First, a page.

Marra — who was president and part-owner of the family-owned residential firm William B. May until 2004 — most recently led BHS’ Carnegie Hill office. At Halstead, he will “manage managers” and, hopefully, expand the firm’s market share.
“I will do battle for them,” he said, when reached by phone Monday. “In this world, the opportunity for expansion is always exciting.”
In 2004, Marra sold his minority stake in William B. May to Terra Holdings, which owns BHS and Halstead. Because his move coincided with the May family’s sale of the firm, it led to a family dispute and broker defections.
Thirteen years later after the stake sale, Halstead created a job for Marra, who lived in Chappaqua for 44 years but recently moved to Ridgefield, Connecticut, around 60 miles from Manhattan. Halstead currently has around 350 agents in Connecticut.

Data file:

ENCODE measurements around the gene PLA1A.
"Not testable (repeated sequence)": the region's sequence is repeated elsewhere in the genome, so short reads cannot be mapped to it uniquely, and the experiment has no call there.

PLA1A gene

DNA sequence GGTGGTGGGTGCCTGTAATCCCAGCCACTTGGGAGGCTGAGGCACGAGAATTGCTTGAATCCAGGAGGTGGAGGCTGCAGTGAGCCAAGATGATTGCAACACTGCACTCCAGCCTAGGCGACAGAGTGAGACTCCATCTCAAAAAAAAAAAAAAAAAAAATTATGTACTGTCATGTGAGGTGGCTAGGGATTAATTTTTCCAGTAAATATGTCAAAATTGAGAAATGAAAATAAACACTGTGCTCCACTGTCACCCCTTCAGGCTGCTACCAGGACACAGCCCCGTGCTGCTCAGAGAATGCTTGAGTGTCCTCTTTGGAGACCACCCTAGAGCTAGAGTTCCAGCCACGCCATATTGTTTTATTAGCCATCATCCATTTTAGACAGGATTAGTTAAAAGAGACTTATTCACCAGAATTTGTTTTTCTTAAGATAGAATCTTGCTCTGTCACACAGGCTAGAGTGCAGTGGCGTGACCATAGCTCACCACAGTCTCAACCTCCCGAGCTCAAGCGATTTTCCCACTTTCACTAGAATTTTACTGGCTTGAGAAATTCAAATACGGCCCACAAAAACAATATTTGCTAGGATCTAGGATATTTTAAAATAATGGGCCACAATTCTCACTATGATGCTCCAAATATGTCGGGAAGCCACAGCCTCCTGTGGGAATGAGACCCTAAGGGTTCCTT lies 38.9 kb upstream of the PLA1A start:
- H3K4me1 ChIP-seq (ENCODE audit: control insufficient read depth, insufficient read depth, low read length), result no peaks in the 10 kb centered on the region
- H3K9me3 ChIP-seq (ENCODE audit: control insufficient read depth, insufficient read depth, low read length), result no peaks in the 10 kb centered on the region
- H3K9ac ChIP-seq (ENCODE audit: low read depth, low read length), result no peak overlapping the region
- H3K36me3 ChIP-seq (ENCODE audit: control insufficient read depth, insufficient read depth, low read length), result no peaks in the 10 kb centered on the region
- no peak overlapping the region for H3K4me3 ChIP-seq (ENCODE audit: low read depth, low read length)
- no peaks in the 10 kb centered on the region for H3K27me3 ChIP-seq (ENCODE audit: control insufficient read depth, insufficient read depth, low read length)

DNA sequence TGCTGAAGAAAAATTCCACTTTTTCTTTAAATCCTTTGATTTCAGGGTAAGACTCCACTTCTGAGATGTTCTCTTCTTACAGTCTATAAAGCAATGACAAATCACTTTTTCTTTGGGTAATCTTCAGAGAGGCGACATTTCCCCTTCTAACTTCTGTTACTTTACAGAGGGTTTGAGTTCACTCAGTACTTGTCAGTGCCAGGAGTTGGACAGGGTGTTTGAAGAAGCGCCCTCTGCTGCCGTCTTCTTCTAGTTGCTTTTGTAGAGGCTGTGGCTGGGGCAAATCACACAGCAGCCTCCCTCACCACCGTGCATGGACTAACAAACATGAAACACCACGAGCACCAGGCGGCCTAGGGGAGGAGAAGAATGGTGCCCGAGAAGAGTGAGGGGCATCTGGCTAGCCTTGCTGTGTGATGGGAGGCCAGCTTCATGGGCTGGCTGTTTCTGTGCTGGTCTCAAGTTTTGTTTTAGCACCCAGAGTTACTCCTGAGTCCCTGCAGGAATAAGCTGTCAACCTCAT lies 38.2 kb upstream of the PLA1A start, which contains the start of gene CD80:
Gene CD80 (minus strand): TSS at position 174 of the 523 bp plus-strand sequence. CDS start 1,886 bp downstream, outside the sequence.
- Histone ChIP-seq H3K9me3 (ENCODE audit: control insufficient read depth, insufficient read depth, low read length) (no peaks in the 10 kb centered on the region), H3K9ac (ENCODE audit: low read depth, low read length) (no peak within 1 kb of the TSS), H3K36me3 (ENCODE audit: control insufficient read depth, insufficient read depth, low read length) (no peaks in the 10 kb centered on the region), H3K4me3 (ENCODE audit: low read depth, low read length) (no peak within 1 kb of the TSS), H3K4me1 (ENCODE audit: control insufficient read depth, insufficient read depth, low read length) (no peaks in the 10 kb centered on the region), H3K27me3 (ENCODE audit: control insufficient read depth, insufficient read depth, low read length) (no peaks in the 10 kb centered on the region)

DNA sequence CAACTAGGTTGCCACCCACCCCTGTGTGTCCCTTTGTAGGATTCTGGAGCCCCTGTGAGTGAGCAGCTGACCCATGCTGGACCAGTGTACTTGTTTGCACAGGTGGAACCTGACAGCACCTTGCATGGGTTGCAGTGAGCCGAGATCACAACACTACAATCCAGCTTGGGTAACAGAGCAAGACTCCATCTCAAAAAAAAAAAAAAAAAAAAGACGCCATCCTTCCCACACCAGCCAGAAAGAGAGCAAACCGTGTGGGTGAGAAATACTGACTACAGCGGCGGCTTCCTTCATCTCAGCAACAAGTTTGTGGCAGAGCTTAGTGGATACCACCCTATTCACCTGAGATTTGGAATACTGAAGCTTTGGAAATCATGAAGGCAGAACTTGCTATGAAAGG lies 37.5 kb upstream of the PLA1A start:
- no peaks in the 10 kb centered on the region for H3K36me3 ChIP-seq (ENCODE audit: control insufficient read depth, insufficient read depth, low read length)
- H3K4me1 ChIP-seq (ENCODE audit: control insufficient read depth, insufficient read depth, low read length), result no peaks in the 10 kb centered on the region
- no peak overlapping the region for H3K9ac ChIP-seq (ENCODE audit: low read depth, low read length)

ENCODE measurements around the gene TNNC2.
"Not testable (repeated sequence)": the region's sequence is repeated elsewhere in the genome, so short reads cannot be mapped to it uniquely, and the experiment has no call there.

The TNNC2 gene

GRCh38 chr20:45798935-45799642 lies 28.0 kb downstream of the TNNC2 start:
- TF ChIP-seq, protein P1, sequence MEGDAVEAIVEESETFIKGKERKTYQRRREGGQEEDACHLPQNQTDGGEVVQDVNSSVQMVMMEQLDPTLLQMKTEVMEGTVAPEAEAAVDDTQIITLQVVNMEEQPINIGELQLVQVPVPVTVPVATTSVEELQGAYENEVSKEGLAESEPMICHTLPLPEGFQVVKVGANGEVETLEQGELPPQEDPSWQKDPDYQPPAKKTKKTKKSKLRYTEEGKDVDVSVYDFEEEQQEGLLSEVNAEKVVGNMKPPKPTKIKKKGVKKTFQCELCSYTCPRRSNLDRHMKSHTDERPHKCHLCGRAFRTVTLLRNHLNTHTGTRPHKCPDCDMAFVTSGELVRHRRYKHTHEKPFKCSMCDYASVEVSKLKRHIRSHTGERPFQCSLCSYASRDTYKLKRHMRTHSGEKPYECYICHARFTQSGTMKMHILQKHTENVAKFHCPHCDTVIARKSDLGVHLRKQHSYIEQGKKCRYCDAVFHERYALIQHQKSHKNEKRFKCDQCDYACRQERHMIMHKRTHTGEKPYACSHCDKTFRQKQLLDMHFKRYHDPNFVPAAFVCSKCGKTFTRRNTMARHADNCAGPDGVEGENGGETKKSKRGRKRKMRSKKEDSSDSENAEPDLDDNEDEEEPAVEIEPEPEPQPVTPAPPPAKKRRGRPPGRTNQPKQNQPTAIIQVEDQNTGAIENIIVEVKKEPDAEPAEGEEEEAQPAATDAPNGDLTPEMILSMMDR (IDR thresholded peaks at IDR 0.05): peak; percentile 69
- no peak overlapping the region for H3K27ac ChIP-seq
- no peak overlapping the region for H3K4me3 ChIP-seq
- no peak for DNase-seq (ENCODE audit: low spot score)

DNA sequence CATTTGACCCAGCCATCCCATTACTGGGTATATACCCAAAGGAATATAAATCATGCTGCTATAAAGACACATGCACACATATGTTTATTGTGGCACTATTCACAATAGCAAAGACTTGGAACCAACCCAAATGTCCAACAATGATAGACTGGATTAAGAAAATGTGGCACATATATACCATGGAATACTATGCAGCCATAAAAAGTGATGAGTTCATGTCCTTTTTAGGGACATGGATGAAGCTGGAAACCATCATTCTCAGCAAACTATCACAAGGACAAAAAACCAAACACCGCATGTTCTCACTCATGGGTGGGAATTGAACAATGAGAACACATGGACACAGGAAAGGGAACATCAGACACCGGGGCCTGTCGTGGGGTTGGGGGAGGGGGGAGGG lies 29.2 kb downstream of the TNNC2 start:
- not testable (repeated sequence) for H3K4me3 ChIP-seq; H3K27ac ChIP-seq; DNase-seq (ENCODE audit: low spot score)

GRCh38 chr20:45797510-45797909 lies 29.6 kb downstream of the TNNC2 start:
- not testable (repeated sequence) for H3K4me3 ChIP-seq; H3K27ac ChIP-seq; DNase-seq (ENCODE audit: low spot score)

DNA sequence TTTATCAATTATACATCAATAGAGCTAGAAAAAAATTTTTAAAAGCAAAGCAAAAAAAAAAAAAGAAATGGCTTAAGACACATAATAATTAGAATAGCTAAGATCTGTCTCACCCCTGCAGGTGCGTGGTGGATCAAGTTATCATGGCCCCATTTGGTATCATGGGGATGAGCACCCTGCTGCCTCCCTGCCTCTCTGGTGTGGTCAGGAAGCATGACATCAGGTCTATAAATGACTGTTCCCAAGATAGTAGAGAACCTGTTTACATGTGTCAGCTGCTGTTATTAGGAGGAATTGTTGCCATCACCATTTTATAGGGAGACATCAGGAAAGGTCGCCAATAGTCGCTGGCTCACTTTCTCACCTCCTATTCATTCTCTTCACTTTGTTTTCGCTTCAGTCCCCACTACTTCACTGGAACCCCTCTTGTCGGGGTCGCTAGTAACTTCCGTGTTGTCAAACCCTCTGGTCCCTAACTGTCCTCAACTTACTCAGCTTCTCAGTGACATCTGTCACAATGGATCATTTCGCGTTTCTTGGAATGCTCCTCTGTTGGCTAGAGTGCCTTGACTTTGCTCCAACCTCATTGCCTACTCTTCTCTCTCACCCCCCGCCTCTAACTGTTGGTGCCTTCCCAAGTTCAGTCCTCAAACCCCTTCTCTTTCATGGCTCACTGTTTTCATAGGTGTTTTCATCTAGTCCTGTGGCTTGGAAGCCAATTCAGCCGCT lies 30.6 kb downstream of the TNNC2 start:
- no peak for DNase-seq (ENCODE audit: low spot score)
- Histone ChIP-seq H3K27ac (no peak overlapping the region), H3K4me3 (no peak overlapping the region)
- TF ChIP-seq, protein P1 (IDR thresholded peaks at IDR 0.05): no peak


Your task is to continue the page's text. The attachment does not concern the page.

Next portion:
The state is an important part of the firm’s “feeder system,” said Marra, citing the ability for agents in the city to refer clients to colleagues in the suburbs.
“The goal is to try to take advantage of your position in Manhattan,” he added.
Overall, the suburbs north of New York City have been a battleground for the city’s brokerages. Earlier this year, Berkshire Hathaway’s HomeServices USA scooped up residential brokerage Houlihan Lawrence to dominate the Fairfield County market, while Douglas Elliman and William Raveis Real Estate have fought for market share.